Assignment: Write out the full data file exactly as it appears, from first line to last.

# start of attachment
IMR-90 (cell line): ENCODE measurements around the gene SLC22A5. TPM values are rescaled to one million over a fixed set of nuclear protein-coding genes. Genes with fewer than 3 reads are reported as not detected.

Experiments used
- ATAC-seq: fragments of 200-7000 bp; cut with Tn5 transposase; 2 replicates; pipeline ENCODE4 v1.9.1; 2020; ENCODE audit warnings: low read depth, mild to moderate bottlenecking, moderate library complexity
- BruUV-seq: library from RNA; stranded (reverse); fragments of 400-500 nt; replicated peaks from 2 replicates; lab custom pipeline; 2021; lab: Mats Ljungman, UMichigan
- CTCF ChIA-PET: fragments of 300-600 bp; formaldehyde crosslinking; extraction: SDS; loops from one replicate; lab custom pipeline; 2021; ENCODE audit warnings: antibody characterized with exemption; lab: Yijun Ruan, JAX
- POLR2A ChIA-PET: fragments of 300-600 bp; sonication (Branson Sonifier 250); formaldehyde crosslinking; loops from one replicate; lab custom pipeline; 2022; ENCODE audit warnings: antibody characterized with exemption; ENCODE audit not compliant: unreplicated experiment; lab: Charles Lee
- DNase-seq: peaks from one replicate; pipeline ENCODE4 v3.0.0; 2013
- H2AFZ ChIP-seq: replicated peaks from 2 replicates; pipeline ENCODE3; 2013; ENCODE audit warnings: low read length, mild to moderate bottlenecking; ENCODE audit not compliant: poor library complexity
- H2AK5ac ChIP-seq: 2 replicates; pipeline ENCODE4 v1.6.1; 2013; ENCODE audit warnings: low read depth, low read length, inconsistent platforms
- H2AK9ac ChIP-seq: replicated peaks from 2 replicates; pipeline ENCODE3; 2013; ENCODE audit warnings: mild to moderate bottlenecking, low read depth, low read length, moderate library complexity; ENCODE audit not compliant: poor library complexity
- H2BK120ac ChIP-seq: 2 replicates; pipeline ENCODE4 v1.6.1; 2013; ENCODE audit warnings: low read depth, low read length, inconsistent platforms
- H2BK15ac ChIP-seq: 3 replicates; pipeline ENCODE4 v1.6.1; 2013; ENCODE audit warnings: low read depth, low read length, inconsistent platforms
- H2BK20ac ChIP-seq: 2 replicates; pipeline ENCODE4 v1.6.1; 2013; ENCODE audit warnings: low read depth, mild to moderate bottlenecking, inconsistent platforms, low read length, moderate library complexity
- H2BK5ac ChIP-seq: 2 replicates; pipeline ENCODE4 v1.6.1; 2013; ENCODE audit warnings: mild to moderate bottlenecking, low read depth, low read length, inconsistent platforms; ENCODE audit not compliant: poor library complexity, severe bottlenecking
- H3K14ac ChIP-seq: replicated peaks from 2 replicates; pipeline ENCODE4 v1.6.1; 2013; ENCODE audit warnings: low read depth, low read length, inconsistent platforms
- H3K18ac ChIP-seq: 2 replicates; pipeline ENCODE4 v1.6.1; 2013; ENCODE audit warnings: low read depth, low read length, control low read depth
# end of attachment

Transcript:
IMR-90 (cell line): ENCODE measurements around the gene SLC22A5. TPM values are rescaled to one million over a fixed set of nuclear protein-coding genes. Genes with fewer than 3 reads are reported as not detected.

Experiments used
- ATAC-seq: fragments of 200-7000 bp; cut with Tn5 transposase; 2 replicates; pipeline ENCODE4 v1.9.1; 2020; ENCODE audit warnings: low read depth, mild to moderate bottlenecking, moderate library complexity
- BruUV-seq: library from RNA; stranded (reverse); fragments of 400-500 nt; replicated peaks from 2 replicates; lab custom pipeline; 2021; lab: Mats Ljungman, UMichigan
- CTCF ChIA-PET: fragments of 300-600 bp; formaldehyde crosslinking; extraction: SDS; loops from one replicate; lab custom pipeline; 2021; ENCODE audit warnings: antibody characterized with exemption; lab: Yijun Ruan, JAX
- POLR2A ChIA-PET: fragments of 300-600 bp; sonication (Branson Sonifier 250); formaldehyde crosslinking; loops from one replicate; lab custom pipeline; 2022; ENCODE audit warnings: antibody characterized with exemption; ENCODE audit not compliant: unreplicated experiment; lab: Charles Lee
- DNase-seq: peaks from one replicate; pipeline ENCODE4 v3.0.0; 2013
- H2AFZ ChIP-seq: replicated peaks from 2 replicates; pipeline ENCODE3; 2013; ENCODE audit warnings: low read length, mild to moderate bottlenecking; ENCODE audit not compliant: poor library complexity
- H2AK5ac ChIP-seq: 2 replicates; pipeline ENCODE4 v1.6.1; 2013; ENCODE audit warnings: low read depth, low read length, inconsistent platforms
- H2AK9ac ChIP-seq: replicated peaks from 2 replicates; pipeline ENCODE3; 2013; ENCODE audit warnings: mild to moderate bottlenecking, low read depth, low read length, moderate library complexity; ENCODE audit not compliant: poor library complexity
- H2BK120ac ChIP-seq: 2 replicates; pipeline ENCODE4 v1.6.1; 2013; ENCODE audit warnings: low read depth, low read length, inconsistent platforms
- H2BK15ac ChIP-seq: 3 replicates; pipeline ENCODE4 v1.6.1; 2013; ENCODE audit warnings: low read depth, low read length, inconsistent platforms
- H2BK20ac ChIP-seq: 2 replicates; pipeline ENCODE4 v1.6.1; 2013; ENCODE audit warnings: low read depth, mild to moderate bottlenecking, inconsistent platforms, low read length, moderate library complexity
- H2BK5ac ChIP-seq: 2 replicates; pipeline ENCODE4 v1.6.1; 2013; ENCODE audit warnings: mild to moderate bottlenecking, low read depth, low read length, inconsistent platforms; ENCODE audit not compliant: poor library complexity, severe bottlenecking
- H3K14ac ChIP-seq: replicated peaks from 2 replicates; pipeline ENCODE4 v1.6.1; 2013; ENCODE audit warnings: low read depth, low read length, inconsistent platforms
- H3K18ac ChIP-seq: 2 replicates; pipeline ENCODE4 v1.6.1; 2013; ENCODE audit warnings: low read depth, low read length, control low read depth